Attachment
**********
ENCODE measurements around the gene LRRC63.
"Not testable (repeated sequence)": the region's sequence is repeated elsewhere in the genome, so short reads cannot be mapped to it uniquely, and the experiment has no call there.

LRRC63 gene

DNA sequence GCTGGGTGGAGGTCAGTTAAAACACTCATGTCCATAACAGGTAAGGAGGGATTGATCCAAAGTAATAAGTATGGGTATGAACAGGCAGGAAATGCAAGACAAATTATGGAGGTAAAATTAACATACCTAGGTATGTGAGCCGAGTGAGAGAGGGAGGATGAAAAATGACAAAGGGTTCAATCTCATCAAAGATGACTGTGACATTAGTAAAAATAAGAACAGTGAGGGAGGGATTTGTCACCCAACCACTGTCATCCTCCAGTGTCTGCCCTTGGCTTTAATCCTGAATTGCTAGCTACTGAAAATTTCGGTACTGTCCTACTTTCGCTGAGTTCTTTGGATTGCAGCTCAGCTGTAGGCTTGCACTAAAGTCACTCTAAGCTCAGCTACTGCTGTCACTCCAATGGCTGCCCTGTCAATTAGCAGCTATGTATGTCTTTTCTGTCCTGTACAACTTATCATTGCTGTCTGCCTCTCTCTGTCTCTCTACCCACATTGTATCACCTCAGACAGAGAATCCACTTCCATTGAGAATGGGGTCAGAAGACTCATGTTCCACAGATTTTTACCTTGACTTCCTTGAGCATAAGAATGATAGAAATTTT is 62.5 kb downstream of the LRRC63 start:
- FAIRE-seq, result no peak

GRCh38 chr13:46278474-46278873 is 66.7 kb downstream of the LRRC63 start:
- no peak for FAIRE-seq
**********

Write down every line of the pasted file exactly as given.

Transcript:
ENCODE measurements around the gene LRRC63.
"Not testable (repeated sequence)": the region's sequence is repeated elsewhere in the genome, so short reads cannot be mapped to it uniquely, and the experiment has no call there.

LRRC63 gene

DNA sequence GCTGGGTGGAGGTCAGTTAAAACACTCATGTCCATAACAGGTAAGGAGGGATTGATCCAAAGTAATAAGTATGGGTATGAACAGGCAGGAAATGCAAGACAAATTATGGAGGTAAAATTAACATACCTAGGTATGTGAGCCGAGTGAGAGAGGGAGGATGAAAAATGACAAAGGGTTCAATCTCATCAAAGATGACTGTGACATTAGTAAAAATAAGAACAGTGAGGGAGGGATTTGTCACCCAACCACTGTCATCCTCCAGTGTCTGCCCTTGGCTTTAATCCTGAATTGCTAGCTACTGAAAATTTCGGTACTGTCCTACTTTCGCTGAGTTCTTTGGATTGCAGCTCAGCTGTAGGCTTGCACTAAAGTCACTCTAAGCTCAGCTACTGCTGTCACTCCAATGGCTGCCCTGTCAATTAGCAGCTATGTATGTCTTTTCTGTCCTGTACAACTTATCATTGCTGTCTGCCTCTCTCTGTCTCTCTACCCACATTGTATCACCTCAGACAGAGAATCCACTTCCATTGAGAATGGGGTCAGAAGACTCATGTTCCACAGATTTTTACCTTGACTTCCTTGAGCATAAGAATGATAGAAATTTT is 62.5 kb downstream of the LRRC63 start:
- FAIRE-seq, result no peak

GRCh38 chr13:46278474-46278873 is 66.7 kb downstream of the LRRC63 start:
- no peak for FAIRE-seq